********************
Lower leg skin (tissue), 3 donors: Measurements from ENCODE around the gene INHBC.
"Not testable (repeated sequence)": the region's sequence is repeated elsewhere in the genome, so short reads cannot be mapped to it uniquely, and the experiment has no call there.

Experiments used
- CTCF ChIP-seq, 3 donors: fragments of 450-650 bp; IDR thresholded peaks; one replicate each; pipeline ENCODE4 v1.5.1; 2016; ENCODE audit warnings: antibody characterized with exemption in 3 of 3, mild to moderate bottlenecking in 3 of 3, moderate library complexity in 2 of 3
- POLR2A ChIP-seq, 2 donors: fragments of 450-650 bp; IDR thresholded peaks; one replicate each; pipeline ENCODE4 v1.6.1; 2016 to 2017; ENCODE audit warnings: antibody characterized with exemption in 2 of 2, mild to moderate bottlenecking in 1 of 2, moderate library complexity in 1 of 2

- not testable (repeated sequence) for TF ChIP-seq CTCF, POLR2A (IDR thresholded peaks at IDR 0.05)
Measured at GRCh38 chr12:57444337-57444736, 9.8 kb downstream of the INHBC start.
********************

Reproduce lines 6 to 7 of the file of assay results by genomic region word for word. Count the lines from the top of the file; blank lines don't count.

- not testable (repeated sequence) for TF ChIP-seq CTCF, POLR2A (IDR thresholded peaks at IDR 0.05)
Measured at GRCh38 chr12:57444337-57444736, 9.8 kb downstream of the INHBC start.